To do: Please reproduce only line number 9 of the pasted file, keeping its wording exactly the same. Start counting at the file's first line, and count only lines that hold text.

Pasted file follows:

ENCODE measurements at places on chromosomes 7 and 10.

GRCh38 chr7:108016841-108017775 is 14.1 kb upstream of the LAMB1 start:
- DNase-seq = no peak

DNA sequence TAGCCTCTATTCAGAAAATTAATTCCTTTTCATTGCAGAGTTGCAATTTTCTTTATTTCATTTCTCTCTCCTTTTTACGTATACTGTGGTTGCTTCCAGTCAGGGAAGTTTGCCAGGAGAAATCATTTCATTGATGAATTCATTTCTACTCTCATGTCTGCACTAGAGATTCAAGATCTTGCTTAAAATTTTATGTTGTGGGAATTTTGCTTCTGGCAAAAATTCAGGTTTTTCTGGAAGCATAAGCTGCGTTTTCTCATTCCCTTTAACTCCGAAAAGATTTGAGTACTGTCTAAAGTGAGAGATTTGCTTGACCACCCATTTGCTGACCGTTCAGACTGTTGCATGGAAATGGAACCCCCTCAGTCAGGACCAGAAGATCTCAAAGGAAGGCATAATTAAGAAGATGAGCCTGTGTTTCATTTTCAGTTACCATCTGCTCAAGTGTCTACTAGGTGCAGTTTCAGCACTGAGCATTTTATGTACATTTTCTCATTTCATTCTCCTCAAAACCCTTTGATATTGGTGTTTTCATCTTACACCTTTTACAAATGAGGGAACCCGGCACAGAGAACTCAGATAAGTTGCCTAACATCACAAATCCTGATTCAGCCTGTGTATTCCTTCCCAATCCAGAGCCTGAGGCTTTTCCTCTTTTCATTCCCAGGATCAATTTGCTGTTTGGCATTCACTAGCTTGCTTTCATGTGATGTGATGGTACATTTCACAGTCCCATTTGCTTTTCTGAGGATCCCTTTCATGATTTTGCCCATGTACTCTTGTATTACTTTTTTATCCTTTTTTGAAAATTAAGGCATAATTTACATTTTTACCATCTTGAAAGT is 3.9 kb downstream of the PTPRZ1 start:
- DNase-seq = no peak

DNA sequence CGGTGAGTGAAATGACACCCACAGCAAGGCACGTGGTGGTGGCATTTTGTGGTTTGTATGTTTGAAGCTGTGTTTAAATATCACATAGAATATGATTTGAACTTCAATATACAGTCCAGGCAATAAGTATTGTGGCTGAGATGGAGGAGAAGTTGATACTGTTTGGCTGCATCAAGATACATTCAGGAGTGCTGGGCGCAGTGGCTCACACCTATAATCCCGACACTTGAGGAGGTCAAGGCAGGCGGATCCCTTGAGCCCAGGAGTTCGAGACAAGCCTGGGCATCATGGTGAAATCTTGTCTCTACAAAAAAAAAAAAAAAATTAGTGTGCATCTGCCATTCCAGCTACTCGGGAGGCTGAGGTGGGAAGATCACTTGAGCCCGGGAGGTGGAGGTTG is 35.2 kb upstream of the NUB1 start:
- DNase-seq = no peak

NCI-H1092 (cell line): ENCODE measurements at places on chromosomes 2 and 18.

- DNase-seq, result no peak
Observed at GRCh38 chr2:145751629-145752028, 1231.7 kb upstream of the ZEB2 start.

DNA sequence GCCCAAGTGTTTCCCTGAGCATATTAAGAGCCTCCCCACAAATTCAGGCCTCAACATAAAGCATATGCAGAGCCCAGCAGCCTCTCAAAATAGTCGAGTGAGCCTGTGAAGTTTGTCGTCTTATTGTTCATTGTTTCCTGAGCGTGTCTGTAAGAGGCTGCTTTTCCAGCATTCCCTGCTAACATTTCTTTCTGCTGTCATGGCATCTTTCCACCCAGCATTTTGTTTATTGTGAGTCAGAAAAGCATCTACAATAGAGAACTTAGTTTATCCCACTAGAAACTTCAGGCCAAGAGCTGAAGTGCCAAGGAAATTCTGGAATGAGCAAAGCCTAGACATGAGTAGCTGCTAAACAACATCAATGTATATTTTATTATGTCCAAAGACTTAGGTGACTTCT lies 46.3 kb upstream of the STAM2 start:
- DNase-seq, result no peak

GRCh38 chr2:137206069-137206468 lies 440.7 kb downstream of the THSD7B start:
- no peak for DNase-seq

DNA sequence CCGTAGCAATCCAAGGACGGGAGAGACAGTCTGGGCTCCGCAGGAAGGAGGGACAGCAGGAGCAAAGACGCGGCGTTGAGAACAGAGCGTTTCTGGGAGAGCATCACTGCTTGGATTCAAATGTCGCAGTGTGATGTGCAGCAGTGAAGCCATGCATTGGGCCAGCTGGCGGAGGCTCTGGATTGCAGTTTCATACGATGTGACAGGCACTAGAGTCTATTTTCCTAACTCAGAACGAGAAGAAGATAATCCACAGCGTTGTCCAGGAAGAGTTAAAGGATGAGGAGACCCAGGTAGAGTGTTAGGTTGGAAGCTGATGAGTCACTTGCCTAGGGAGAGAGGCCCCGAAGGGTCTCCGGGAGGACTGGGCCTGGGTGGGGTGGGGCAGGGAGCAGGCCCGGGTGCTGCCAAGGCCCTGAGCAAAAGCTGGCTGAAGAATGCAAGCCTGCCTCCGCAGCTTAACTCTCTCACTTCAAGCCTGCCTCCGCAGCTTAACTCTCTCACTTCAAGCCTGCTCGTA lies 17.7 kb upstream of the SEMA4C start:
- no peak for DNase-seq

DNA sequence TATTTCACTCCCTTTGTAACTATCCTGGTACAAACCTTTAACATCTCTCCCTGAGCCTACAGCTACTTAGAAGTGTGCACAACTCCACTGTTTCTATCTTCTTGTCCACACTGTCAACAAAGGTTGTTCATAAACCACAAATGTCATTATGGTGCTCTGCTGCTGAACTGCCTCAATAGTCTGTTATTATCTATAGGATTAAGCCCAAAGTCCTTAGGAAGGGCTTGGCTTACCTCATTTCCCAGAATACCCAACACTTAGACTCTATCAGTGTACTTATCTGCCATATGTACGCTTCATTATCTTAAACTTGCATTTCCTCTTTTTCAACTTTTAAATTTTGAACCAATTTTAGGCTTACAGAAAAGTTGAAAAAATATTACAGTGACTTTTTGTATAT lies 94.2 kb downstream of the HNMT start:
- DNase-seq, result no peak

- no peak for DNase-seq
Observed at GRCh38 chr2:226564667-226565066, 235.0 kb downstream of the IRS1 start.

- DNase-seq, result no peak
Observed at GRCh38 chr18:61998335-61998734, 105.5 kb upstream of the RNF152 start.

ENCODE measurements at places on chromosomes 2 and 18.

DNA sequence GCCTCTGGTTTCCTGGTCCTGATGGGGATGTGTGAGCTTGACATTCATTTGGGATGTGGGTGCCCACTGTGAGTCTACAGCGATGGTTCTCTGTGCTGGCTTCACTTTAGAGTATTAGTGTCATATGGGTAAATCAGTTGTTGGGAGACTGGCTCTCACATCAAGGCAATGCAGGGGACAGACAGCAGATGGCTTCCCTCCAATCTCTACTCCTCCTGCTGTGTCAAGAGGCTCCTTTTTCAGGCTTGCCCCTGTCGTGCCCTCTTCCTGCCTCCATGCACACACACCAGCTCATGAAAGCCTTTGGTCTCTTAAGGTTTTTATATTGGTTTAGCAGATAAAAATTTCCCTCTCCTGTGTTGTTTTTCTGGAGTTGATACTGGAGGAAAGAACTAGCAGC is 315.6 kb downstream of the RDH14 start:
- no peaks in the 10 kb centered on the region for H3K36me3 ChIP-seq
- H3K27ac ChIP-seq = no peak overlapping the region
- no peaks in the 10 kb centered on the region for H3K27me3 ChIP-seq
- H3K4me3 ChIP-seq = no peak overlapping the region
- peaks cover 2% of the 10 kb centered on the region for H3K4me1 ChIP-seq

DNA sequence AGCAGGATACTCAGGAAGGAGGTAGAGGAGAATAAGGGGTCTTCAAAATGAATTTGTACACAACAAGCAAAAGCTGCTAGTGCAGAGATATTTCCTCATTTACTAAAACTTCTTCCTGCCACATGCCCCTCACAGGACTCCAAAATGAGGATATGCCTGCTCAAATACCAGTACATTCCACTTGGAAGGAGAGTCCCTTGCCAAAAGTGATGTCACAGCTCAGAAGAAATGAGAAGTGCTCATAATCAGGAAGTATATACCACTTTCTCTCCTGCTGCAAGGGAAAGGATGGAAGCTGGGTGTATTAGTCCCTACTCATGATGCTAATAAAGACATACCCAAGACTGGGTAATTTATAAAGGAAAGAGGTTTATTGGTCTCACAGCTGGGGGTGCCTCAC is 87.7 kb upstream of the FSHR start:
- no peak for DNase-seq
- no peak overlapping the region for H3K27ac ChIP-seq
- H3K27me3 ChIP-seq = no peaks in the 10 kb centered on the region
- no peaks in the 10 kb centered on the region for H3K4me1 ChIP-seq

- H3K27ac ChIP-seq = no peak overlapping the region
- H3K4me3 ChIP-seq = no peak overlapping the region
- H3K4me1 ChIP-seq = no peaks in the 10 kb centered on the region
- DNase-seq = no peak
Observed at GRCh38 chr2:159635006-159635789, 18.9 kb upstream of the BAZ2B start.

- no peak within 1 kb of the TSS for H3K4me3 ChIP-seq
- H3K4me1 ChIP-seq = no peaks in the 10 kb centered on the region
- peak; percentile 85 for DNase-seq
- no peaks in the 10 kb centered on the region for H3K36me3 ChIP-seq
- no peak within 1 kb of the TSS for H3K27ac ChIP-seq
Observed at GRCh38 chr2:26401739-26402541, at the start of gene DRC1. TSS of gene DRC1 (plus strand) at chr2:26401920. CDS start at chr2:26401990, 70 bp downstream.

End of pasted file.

- DNase-seq, result no peak